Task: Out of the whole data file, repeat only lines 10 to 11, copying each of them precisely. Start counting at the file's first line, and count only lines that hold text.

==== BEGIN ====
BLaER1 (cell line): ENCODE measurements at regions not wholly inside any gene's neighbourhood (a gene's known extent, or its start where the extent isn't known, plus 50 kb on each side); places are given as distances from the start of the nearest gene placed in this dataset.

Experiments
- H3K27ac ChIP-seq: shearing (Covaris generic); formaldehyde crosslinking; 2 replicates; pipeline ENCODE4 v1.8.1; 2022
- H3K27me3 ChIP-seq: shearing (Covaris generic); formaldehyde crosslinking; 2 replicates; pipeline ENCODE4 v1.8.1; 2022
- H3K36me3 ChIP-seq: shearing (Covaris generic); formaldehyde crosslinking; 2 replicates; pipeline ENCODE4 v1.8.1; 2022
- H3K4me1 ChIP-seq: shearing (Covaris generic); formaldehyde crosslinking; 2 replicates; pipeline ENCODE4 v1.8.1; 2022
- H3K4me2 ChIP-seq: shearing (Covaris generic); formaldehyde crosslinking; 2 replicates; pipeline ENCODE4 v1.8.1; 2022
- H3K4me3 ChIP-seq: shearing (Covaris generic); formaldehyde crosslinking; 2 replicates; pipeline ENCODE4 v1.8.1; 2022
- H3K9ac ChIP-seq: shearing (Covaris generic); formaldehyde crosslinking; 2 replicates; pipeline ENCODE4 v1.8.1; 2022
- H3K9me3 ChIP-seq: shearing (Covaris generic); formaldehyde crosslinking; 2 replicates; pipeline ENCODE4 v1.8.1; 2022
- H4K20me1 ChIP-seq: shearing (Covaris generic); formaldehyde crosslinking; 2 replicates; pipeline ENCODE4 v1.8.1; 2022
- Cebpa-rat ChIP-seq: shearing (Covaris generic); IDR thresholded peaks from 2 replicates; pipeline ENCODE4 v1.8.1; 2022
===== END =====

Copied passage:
- H3K9me3 ChIP-seq: shearing (Covaris generic); formaldehyde crosslinking; 2 replicates; pipeline ENCODE4 v1.8.1; 2022
- H4K20me1 ChIP-seq: shearing (Covaris generic); formaldehyde crosslinking; 2 replicates; pipeline ENCODE4 v1.8.1; 2022